A few weeks before five men were arrested for breaking and entering into Democratic National Committee headquarters in the Watergate complex on June 17, 1972. the film version of Tom Tryon's popular novel The Other was released in U.S. theaters.
Soon enough, the country would be embroiled in a political controversy that led to the resignation of President Richard M. Nixon, but in the film world, all was (relatively) quiet. The month before, William Friedkin's The French Connection was presented with five Academy Awards, including Best Picture; "Theme from Shaft" took home the Oscar for Best Song.
The year's early releases included Cabaret, Silent Running, What's Up, Doc?, Slaughterhouse-Five, Pink Flamingos, Fritz the Cat, and The Godfather; the latter dominated the box office when it expanded wide (316 theaters) at the end of March.
In the world of cinematic horror, Freddie Francis' Tales From the Crypt presented five segments of classic terror. In late May, The Possession of Joel Delaney, starring Shirley MacLaine and Perry King, opened two days before The Other. From personal memory, I can easily recall the trailer for the former but not the latter.
Tom Tryon started acting in the early 1950s and eventually starred in Otto Preminger's The Cardinal (1963). By the late 1960s, though, he decided to try his hand at writing and his first novel, The Other, was published in May 1971. It's a lovely, lyrical story, set in rural Connecticut during the 1930s and revolving around adolescent twin brothers: one is good and the other is very, very bad.
In his screenplay, Tryon follows the bare bones of his story, including a twist that is far easier to pull off on the page than on the screen. Indeed, this is probably the fatal flaw of the movie, at least for modern viewers; when the twist arrives, it's treated as a "TA-DA!!" moment, prompting an alert viewer to respond, "Uh-huh, thanks, I already knew that."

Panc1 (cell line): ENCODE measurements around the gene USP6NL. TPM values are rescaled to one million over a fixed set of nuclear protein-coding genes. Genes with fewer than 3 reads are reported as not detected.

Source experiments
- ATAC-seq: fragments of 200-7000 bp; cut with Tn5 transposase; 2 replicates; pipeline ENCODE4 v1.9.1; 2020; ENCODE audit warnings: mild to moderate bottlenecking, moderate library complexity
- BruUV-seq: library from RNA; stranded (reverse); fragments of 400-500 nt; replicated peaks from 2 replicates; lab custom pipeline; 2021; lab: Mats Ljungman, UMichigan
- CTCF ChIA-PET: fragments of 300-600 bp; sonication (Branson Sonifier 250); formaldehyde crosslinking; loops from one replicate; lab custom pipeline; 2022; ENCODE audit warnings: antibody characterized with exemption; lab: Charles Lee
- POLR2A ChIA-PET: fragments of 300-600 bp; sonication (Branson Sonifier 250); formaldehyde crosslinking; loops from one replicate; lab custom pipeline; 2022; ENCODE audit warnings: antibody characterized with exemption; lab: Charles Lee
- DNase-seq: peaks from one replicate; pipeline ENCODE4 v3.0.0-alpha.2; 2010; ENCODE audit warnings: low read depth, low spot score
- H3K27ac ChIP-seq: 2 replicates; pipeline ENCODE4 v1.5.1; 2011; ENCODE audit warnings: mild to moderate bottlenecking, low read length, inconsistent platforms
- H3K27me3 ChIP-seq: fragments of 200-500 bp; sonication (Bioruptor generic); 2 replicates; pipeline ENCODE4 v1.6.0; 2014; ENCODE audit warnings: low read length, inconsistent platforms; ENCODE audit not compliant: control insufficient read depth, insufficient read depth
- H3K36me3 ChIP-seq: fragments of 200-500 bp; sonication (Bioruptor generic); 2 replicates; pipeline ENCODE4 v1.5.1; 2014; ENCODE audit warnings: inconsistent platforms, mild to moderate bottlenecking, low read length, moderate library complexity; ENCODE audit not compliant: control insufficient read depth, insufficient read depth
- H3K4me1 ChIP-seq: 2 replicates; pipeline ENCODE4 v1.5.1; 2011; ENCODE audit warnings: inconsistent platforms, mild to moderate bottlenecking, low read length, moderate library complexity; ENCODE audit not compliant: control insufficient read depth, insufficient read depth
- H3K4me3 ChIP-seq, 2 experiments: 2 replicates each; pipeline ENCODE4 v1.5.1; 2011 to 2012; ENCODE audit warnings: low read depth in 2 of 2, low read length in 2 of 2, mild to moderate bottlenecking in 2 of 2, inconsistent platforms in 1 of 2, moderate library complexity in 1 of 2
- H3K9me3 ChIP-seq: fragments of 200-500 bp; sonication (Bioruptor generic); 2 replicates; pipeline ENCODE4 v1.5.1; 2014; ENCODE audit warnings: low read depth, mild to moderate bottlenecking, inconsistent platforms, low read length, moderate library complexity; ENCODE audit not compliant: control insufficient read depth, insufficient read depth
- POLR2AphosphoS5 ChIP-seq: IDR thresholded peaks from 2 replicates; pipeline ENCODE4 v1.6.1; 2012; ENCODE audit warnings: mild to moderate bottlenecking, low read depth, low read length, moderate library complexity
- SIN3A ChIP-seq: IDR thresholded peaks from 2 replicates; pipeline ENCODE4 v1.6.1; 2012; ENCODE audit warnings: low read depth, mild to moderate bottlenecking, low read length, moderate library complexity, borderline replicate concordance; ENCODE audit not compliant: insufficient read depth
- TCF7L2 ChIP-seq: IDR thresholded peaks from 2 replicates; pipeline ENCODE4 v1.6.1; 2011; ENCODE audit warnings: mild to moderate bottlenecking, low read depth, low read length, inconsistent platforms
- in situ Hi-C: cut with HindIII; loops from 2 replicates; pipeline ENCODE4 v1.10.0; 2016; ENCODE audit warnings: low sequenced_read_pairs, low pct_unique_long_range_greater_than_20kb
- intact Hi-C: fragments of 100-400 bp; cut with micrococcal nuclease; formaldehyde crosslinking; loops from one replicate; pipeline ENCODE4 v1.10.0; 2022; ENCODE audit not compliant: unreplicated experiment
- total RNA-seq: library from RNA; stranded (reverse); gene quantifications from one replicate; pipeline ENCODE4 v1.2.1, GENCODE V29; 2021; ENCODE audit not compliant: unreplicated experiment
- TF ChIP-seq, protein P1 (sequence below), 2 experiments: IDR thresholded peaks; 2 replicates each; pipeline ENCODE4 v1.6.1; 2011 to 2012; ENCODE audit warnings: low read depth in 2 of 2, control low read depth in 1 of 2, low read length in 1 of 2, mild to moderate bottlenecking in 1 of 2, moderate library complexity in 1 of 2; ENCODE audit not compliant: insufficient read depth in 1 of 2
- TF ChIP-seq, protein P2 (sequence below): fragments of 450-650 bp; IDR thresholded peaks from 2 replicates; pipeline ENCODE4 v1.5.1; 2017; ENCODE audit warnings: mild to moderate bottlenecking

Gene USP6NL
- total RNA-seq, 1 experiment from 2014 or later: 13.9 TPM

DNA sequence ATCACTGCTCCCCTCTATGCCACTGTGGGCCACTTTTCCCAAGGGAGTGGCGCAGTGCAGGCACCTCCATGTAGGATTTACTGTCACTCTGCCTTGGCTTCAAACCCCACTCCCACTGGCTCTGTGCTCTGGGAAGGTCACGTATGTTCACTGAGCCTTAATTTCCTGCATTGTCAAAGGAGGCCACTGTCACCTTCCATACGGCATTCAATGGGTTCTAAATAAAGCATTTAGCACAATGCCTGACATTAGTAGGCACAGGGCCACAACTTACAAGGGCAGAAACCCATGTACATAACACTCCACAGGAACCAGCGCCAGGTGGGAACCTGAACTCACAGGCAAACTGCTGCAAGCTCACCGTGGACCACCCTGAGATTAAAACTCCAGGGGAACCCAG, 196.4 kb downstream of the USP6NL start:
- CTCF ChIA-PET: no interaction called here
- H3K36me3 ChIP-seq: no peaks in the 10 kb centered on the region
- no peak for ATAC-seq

But that doesn't render the movie completely ineffective; far from it, especially when viewed through the kinder lens of history. Producer and director Robert Mulligan is probably best remembered nowadays for To Kill a Mockingbird (1962), which also revolved around a young person during the Great Depression. Mulligan was just coming off the nostalgic success of Summer of '42, released the year before; odd as it may sound for a supposed "horror" movie, The Other is related to both, at least in a visual sense.
Robert Surtees, director of photography, earned an Academy Award nomination for Summer of '42 (as well as the same year's The Last Picture Show), and so did film editor Folmar Blangsted. (O. Nicholas Brown also served as film editor.) The filmmakers create an appealing atmosphere of sun-dappled horror in hiding. The horror description may even do the film a disservice, because it's less about terror than it is about the deception of children.
For as far as the audience knows, everything is fine in rural Connecticut as that fateful summer in 1935 begins. Young twin brothers Holland (Martin Udarnoky) and Niles Perry (Chris Udarnoky) enjoy running and playing on the family property, a former working farm, complete with a dusty barn and plenty of hiding places.
Older sister Torrie (Jenny Sullivan) is pregnant and her husband Rider (John Ritter, looking impossibly young) dotes on her. In turn, grandmother Ada (veteran stage actress Uta Hagen in her screen debut) dotes on Niles.
Yet something is vaguely amiss. What happened to the boys' father? Related: what happened to their mother Alexandra (Diana Muldaur), who keeps herself away from everyone else? And why do terrible accidents keep happening to family and friends?
Through much of the running time, the filmmakers keep things looking and feeling pastoral, but eventually the pace becomes more choppy and the tone darkens. It's a genteel, almost polite tone that begins to shade and then dominate the action, as if everyone was too polite to ask direct questions.
The film's age begins to show in that reticence, and whether it wears well is very much up to personal taste. For me, the limitations of most young actors takes a toll; it's rare to find any young person who can satisfy in a leading role, and Mulligan was, upon reflection, quite fortunate to locate very suitable young people to lead both To Kill a Mockingbird and the much later The Man in the Moon, the latter being the screen debut of Reese Witherspoon.
Letting The Other rest in my head for the past week or so, I find that it keeps creeping back into my consciousness. I suspect that's more to do with the ideas about children that Tryon first explored in his novel. As an adult without children (and long past childhood myself), I have no idea when, age-wise, children develop dark ideas that, left unhindered, could flower into monstrous impulses. How do parents (or grandparents, or parental authorities, or adult guardians) know when their children are exercising their imaginations ... or formulating antisocial behaviors?
In The Other, children can be terrifying. Pray they're not yours.
Viewed on Twilight Time Blu-ray, which, unfortunately, now appears to be out of print. 70s Rewind is a column by the writer in which he reflects on movies from his favorite movie decade.